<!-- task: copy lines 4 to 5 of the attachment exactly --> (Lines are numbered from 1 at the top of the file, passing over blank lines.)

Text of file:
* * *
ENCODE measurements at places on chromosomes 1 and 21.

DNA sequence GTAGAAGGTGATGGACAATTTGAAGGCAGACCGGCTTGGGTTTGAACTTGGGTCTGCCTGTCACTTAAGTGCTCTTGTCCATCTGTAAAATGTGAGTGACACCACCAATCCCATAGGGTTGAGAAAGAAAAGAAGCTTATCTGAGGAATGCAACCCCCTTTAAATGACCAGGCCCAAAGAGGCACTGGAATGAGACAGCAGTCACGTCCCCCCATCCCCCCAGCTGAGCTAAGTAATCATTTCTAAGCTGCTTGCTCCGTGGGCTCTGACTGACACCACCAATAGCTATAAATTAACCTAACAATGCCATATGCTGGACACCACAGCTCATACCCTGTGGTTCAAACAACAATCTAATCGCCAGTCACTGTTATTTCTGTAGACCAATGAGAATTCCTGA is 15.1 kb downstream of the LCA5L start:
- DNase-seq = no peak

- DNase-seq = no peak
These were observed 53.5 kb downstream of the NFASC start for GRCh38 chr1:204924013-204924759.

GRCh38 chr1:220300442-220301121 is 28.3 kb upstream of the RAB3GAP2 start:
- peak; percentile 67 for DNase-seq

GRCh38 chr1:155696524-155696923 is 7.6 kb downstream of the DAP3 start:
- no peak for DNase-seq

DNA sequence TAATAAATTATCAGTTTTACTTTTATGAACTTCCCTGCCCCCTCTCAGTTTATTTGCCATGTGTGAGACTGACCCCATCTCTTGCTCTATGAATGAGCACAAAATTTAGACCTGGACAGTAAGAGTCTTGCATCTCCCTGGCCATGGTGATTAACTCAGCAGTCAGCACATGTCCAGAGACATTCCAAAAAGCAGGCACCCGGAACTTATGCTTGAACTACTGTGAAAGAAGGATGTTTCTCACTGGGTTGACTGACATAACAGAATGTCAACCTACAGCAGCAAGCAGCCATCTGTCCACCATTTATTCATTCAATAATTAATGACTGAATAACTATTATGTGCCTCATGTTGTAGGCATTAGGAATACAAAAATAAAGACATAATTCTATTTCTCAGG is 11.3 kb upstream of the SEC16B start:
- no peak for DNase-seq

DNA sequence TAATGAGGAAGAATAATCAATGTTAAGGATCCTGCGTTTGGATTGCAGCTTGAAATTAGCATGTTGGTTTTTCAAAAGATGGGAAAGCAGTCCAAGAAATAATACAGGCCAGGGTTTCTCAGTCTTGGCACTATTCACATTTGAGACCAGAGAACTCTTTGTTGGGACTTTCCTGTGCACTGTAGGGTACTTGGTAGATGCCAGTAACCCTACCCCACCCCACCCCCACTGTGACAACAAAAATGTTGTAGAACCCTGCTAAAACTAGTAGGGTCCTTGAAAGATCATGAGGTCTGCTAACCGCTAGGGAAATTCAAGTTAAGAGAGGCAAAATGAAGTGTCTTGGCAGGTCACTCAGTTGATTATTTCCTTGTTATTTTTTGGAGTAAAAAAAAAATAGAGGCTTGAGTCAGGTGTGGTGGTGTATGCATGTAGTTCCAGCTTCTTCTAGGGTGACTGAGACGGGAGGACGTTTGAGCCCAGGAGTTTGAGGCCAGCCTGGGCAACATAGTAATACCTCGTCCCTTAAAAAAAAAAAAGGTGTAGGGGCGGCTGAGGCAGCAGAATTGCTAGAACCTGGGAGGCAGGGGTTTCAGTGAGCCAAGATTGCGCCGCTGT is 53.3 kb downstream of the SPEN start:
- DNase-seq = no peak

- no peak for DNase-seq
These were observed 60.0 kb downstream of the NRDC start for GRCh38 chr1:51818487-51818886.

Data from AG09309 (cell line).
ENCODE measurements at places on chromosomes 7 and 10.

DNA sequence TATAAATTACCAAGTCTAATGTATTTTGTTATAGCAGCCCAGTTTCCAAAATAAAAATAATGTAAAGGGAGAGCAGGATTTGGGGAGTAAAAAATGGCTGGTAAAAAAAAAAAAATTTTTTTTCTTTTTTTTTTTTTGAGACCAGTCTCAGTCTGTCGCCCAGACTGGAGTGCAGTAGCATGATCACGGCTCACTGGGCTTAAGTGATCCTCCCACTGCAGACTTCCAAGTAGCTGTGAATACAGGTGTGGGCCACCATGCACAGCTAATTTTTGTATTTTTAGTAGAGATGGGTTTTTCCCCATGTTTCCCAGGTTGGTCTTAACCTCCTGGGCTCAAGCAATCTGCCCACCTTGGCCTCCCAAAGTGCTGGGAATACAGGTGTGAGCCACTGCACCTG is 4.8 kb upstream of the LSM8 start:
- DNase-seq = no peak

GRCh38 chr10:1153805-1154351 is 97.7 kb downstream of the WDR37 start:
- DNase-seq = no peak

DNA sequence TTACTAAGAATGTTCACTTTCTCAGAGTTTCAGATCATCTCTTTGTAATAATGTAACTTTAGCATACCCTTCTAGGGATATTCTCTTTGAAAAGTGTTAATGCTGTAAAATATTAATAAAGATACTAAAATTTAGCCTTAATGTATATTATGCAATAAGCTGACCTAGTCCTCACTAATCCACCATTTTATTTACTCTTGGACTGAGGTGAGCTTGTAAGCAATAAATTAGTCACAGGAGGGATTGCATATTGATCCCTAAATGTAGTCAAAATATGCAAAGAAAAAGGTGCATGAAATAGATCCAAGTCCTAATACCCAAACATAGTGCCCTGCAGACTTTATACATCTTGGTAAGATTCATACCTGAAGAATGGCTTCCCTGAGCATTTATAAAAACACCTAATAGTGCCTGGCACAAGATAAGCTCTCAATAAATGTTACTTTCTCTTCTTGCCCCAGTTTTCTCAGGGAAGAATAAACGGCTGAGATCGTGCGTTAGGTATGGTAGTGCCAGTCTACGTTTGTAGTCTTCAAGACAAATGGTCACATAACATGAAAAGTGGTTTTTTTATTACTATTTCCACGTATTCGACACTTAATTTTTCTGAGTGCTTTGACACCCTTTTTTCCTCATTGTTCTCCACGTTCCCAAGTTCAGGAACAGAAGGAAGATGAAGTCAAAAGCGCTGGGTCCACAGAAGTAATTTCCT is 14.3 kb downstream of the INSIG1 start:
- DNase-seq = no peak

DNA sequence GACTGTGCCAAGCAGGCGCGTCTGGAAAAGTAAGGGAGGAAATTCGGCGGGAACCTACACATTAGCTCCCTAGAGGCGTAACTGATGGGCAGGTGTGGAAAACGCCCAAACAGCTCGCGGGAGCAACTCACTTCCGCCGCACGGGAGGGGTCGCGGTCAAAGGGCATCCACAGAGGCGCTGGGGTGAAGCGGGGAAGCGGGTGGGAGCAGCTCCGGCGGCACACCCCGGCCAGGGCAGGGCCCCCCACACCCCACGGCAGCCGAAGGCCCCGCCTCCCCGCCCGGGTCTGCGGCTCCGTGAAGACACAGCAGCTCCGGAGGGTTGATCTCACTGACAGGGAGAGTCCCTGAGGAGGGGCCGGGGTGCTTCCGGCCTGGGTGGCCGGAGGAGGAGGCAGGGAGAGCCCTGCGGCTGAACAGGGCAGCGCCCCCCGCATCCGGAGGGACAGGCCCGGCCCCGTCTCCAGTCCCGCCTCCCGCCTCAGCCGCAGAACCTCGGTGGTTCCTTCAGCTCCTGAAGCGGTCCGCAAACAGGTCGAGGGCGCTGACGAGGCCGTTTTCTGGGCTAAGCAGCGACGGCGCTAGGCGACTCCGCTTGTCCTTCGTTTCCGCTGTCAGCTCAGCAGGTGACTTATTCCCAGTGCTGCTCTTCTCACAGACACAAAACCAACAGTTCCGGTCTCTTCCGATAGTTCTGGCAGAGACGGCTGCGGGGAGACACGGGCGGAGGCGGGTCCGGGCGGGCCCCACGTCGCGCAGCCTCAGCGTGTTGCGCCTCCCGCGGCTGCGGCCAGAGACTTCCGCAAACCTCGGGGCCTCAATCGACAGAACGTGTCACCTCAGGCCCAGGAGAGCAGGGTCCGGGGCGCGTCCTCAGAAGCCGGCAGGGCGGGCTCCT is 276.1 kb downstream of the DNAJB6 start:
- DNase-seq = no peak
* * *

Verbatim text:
- DNase-seq = no peak
These were observed 53.5 kb downstream of the NFASC start for GRCh38 chr1:204924013-204924759.